How to develop a pre-shot routine

NEW SERIES: Psychological tips for amateur golfers

Simon Vittelli
Mon, 12 Feb 2007

How to develop a pre-shot routine

Pre-shot routine
Don't cross the line until you're ready

Apart from fitness one of the most dramatic changes in golf coaching has come in golf psychology over the last few years. No self-respecting professional on Tour travels without access to a mind guru who can give him or her belief and confidence in their own ability.

But why should access be restricted purely to professionals? Why can't amateur handicap golfers reap the benefit of some simple psychological coaching.

As a qualified sports psychologist, with extensive knowledge of golf performance techniques, hypnosis and neuro linguistic programming, I can help you improve your golf with better thinking on the course and I'm delighted to be given the opportunity to offer my help to the visitors to with a series of articles over the next few months.

No.1: How to develop a pre-shot routine

Everyone has a routine in some form. A good routine takes away the need to over think. Our mind goes into auto pilot, leaving us relaxed and free from unnecessary thoughts.

A pre-shot routine gives you a comfort zone every time you approach the ball. As your routine becomes habitual, your mind and body relax, and you feel less anxious when taking your next shot. You begin to remove self doubt, trust your ability and, as a result, perform better on the course.

Every golfer’s routine should be tailored to suit their personalities and needs, while retaining the main core.

Thinking and doing

There are two definitive parts of a pre shot routine - the thinking and the doing and while both are linked together, they should also be clearly separated. It's important to draw a line between the two; you should not be thinking which shot is the right while taking it.

Draw an imaginary line

Draw a line mentally on the course behind the ball to divide these two important processes and don't cross that line until you are absolutely certain of the shot you want to play.

The first stages of the pre shot routine take place behind the line. This is where you need to switch on your golfing brain. Personalise this by pulling on your glove, tweaking your cap, hitching your trousers, taking a deep breath or making an inner statement, (for example: ‘let's go!’).

Now select the correct club and stand behind the ball, about five or six steps, and focus on the shot. Block out any outside thoughts and visualise the shot. If it's off the tee, see the ball arcing through the air towards its target. Your mind needs to have a target on which to focus, so the body can to work effectively.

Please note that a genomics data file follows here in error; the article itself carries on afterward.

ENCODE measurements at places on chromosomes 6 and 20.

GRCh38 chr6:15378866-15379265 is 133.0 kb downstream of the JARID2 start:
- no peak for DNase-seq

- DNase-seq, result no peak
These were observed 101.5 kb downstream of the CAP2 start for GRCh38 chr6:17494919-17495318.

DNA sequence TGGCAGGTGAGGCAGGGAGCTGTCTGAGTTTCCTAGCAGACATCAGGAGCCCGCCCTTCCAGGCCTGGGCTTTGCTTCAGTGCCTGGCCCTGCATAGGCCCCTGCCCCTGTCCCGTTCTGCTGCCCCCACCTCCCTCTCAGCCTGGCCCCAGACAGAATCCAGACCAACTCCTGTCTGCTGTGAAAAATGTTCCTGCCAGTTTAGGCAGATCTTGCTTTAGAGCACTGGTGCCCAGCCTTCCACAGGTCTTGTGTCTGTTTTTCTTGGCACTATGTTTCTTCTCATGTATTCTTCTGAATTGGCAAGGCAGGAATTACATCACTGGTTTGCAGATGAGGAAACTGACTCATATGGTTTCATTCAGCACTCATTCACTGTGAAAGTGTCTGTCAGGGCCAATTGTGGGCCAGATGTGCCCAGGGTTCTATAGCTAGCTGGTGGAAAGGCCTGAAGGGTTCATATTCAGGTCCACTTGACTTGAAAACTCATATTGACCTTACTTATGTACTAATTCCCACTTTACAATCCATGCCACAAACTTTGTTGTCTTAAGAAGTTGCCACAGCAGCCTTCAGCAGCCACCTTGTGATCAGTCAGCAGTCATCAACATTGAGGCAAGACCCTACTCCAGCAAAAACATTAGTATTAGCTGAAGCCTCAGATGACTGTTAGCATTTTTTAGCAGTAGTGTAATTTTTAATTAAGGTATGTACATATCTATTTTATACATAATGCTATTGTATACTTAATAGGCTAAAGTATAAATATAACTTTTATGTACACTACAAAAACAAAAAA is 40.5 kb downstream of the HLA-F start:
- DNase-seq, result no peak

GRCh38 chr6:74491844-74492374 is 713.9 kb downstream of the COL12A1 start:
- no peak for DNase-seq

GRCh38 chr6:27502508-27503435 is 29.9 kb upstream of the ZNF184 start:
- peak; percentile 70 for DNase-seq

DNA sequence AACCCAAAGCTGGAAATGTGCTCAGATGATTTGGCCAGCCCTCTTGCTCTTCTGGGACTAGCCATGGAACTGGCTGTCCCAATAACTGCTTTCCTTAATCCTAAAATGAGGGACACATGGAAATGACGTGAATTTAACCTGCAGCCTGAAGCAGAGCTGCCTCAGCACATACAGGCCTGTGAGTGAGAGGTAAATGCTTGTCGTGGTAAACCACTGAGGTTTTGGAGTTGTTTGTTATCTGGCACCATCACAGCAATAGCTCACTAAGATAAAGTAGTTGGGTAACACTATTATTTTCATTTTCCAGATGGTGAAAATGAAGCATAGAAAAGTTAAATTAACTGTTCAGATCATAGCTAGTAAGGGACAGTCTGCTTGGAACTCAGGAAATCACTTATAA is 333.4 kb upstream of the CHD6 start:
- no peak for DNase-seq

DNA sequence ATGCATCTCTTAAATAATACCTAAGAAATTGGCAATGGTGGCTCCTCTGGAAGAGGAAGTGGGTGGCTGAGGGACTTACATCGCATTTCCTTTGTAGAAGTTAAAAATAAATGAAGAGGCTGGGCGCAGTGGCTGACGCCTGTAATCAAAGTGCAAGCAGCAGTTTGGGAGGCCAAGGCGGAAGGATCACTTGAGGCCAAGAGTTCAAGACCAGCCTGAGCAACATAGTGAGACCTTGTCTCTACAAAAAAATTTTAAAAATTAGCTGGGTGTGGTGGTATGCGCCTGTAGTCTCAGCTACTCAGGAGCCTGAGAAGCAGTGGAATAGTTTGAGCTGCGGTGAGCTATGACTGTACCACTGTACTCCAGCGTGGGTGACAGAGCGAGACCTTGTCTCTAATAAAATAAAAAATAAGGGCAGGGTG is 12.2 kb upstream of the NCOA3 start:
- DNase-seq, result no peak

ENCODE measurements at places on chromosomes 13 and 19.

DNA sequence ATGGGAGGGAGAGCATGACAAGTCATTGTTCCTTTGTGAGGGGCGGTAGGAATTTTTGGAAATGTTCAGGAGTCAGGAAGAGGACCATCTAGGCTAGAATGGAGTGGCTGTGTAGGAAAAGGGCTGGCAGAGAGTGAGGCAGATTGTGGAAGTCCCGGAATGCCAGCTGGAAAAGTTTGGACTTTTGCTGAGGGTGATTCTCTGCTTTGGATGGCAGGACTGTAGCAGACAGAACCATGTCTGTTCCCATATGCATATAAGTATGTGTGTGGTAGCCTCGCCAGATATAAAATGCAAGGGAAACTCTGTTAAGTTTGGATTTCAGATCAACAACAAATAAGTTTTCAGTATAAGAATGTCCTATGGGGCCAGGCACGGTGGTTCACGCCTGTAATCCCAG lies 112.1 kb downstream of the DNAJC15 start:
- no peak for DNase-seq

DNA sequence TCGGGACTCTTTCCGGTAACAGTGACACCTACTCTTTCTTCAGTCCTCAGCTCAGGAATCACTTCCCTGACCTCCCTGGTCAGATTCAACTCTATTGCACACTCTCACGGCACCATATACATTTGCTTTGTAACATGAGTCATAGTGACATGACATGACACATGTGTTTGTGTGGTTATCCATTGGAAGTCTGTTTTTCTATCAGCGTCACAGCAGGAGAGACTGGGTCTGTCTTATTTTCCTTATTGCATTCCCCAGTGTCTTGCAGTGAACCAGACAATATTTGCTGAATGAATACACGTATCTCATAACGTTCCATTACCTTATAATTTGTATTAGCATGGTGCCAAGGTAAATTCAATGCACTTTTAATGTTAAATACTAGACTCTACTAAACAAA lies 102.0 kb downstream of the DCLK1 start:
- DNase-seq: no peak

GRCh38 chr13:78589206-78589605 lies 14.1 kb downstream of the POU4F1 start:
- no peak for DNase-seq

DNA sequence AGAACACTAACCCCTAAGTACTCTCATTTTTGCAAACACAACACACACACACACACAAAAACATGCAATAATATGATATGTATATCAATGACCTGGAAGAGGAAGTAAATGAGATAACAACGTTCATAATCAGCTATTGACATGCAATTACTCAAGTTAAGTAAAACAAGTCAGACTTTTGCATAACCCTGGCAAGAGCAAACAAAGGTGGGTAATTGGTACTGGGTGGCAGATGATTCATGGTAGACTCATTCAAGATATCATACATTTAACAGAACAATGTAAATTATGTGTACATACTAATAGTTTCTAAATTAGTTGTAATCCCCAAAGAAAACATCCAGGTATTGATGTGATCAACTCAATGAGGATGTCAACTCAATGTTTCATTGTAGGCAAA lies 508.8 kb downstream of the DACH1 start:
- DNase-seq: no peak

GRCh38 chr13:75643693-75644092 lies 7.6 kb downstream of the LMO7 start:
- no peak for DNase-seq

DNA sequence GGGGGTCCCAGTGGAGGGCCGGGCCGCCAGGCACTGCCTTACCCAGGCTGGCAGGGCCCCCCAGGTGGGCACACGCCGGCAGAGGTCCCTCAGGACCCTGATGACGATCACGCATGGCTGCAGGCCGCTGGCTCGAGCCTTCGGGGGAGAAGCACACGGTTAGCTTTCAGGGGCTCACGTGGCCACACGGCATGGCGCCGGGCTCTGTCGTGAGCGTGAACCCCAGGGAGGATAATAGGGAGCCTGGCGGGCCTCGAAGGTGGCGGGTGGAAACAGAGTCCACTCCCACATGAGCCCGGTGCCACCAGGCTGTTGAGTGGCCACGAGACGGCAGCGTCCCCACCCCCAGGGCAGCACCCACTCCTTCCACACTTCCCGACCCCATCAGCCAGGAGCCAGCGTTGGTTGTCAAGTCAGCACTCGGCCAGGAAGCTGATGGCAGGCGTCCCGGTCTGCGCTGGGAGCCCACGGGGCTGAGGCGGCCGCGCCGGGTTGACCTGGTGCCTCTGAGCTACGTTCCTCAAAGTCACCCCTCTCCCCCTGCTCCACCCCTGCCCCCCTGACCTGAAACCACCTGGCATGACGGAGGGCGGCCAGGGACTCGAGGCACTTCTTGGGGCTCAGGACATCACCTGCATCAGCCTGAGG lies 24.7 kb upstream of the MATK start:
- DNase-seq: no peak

Rehearse the shot

Pick a target in the distance, the smaller the better - not so much a tree, more a branch of the tree. Picture the exact shot you want, from initial flight to landing. Take two or three practice swings. Maybe the first to find your rhythm, but the second and third should definitely be to rehearse the shot.

Your last practice swing should be identical to your intended shot as your body has a great memory and is likely to repeat that last swing. So make sure it feels right.

Now you can cross the line

You are now ready to cross the line into ‘doing’ mode. As you walk to the ball keep the target you have selected as your main focus. Unlike most sports, golfers are forced to play blind shots, where the target is not in sight as you strike the ball. So it's important to embed the target in your memory. We all possess a very strong visual memory and can recall imagery at will, be it a previous holiday or a childhood experience. With golf it’s the same .

Address the ball

You are now ready to take the shot; to let your natural ability take over. Breathe out and expel any negative 'what ifs?'

Take one last look towards your intended target and really focus on the ball. As you breathe out make your swing and think of nothing except one calm swing thought. Trust your swing; it has performed before and will do again, provided you don’t confuse yourself by 'over thinking'.

Switch off

Now it's important to ‘switch off’. Use the same process as you used to ‘switch on’ - by it exhaling, removing you glove or saying ‘done’ to yourself.

It's vital to practice your pre-shot routine so it becomes natural, smooth and takes only a few seconds. Use your time on the range to build in a pre-shot routine. Once it becomes second nature, you will be surprised how much your game improves.

Good luck.

NEXT TIME: Overcome those first tee nerves.